Lost a good paddling partner

Sad day, and a touching post. Dogs are special friends and companions. I second what Teddy has said; God has a plan for our beloved pets. Even Randy Alcorn says so.

That said, I’ve always felt that at a time like this it’s good to get another pup asap. It helps greatly.

Chris Stapleton has a good song for anyone who has lost their best fur buddy, ‘Maggie’s Song’.

We’ll be getting a new (maybe used) dog before long.

One of our neighbors has a new 4 month old StBernard/Poodle mix of some sort. I’ve never been so happy to have my arms shredded by a puppy’s nails and puppy teeth.


A Berniepoo!

I think you’d like this song by Jerry VanDiver.

They’re good companions. They’re fun while they are here. But did they ever paddle? I can’t get ours to do their share of paddling.

Sorry to hear. Take care

Tom, for where you go and what you do a Std Poodle , or a Std X, can’t be beat.
Intelligent, athletic, loving dogs. We’ve had 2 and if I were physically capable of giving one the exercise they need we’d have another now.

So sorry for your loss.

My friend and earliest kayaking mentor, Dennis, lost his beloved Aussie, Tomo, two years ago at the advanced age of 15. I had met Tomo when he was still a yearling pup and he was just a delightful dog. Tomo joined Dennis on countless road trips, kayaking and cross country ski touring around Ontario and the Canadian Maritimes for many years. Eventually Dennis switched to solo canoe and reverse ski-joring (towing the aging Tomo in a sled) so that his pup could continue to join him as the dog became less agile. The final loss was painful but I and others encouraged him to invite another 4-legged soul into his life. That’s always a challenge when you get to our age (70’s), but he did make that decision last year and adopted another Aussie pup. Copper not only seems to be a wonderful dog but appears to have been a Fountain of Youth for Dennis in the videos he has shared of their training exercises and outings (Copper loves the water and plunges right in). Though some videos indicate that Dennis’ yoga practice has become problematic with boundlessly energetic Copper insisting on being involved with “Dad” on the floor.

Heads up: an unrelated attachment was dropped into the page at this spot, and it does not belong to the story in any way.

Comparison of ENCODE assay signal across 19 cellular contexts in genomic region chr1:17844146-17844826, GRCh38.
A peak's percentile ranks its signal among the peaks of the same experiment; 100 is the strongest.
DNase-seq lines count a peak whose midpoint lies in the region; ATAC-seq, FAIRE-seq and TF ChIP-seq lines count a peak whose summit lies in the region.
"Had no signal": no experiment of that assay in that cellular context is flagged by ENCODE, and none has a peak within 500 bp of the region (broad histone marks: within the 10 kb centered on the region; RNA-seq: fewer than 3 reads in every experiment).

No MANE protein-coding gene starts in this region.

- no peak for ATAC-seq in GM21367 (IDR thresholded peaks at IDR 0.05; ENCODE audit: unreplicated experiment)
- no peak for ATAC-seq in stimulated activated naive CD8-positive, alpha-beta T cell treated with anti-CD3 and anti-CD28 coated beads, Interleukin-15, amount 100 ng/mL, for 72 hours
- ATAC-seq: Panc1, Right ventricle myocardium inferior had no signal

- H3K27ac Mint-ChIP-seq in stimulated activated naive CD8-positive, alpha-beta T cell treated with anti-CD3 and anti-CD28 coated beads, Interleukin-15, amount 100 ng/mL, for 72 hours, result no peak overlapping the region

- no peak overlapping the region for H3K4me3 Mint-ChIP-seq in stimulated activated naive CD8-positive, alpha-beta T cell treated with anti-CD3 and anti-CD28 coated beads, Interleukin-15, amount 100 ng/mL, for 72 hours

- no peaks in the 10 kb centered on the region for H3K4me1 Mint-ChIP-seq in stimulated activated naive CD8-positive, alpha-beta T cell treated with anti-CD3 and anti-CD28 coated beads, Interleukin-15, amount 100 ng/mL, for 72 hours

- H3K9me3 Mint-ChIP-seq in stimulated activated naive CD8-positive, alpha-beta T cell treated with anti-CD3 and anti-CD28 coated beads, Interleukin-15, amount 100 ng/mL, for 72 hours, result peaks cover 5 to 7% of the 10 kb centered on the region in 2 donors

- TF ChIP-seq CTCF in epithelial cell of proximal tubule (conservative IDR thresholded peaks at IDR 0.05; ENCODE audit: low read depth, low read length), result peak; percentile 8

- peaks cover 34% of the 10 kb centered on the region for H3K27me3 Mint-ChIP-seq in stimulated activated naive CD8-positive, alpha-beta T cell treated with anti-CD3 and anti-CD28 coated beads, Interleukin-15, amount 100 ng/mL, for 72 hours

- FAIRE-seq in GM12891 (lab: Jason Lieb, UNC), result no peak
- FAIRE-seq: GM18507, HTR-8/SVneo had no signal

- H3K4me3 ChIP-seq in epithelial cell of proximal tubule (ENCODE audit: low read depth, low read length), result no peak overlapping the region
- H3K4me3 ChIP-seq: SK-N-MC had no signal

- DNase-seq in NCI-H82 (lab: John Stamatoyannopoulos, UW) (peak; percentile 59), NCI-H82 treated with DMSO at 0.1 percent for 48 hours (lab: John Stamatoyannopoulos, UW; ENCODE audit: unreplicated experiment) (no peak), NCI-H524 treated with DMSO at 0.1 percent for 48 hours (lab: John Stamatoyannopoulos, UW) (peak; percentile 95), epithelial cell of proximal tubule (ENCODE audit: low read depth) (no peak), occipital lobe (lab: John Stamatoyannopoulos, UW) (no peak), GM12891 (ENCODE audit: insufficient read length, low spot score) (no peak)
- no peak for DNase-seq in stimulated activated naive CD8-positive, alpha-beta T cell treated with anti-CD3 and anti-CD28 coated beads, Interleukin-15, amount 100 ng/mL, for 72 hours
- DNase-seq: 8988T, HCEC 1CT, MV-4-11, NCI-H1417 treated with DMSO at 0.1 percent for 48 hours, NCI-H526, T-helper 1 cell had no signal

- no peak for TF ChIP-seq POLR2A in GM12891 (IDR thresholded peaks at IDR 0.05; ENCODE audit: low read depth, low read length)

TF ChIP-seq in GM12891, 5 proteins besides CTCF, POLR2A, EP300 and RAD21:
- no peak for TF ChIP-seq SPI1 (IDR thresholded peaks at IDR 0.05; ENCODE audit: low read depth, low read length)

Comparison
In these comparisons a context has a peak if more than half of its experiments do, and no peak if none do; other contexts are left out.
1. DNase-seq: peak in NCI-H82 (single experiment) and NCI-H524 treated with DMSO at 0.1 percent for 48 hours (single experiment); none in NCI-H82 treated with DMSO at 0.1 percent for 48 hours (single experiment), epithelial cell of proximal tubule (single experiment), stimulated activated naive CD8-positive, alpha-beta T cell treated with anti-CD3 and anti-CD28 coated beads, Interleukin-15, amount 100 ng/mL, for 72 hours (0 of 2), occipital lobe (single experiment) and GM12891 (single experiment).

It’s a sad fact of life that we outlive our pets (unless we favor parrots or turtles) but at least we can take comfort in knowing we gave them the longest and best lives that their species’ natural cycle could allow. I have noticed among my own family and close friends a distinct decline in their happiness and quality of life when they have decided to not adopt another pet after losing one, often citing the grief of loss as an excuse. I am neither a religious nor superstitious person, but I can’t help but feel that somehow the spirit of a dearly departed pet has often “steered” another one to me, even when I was not actively seeking one. It’s almost as if the animal world knows when there is a spot open that would love a 4-legged companion.


I’m still at the stage after losing Lilly that I’m remembering the work and commitment that a new dog takes and I’m just not sure I’m up for it. That and a couple of pending heart surgeries, both allegedly minor.
But, so far I’ve not allowed myself to go visit the Poodle Rescue, the SPCA, or a pet store. I’m afraid I’ll be chosen by a pup and there is no escaping at that point.